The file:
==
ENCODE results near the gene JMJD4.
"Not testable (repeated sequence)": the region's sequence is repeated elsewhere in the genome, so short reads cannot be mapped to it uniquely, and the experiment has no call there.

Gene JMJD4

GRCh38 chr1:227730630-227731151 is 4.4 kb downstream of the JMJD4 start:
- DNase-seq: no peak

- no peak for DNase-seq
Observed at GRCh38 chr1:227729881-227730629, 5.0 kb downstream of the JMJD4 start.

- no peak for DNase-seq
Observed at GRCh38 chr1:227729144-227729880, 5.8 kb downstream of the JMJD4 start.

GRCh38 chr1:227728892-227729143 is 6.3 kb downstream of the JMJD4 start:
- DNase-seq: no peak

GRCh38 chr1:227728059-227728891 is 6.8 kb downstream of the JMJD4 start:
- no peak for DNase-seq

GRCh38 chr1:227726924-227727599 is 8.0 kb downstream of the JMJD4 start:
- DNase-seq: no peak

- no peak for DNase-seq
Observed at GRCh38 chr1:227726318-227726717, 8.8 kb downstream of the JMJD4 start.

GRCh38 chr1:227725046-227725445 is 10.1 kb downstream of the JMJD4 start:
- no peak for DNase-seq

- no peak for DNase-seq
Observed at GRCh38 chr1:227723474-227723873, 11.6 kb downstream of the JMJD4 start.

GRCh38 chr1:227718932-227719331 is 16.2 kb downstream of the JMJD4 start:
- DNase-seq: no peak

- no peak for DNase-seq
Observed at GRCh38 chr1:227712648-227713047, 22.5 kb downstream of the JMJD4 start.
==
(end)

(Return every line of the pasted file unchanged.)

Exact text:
ENCODE results near the gene JMJD4.
"Not testable (repeated sequence)": the region's sequence is repeated elsewhere in the genome, so short reads cannot be mapped to it uniquely, and the experiment has no call there.

Gene JMJD4

GRCh38 chr1:227730630-227731151 is 4.4 kb downstream of the JMJD4 start:
- DNase-seq: no peak

- no peak for DNase-seq
Observed at GRCh38 chr1:227729881-227730629, 5.0 kb downstream of the JMJD4 start.

- no peak for DNase-seq
Observed at GRCh38 chr1:227729144-227729880, 5.8 kb downstream of the JMJD4 start.

GRCh38 chr1:227728892-227729143 is 6.3 kb downstream of the JMJD4 start:
- DNase-seq: no peak

GRCh38 chr1:227728059-227728891 is 6.8 kb downstream of the JMJD4 start:
- no peak for DNase-seq

GRCh38 chr1:227726924-227727599 is 8.0 kb downstream of the JMJD4 start:
- DNase-seq: no peak

- no peak for DNase-seq
Observed at GRCh38 chr1:227726318-227726717, 8.8 kb downstream of the JMJD4 start.

GRCh38 chr1:227725046-227725445 is 10.1 kb downstream of the JMJD4 start:
- no peak for DNase-seq

- no peak for DNase-seq
Observed at GRCh38 chr1:227723474-227723873, 11.6 kb downstream of the JMJD4 start.

GRCh38 chr1:227718932-227719331 is 16.2 kb downstream of the JMJD4 start:
- DNase-seq: no peak

- no peak for DNase-seq
Observed at GRCh38 chr1:227712648-227713047, 22.5 kb downstream of the JMJD4 start.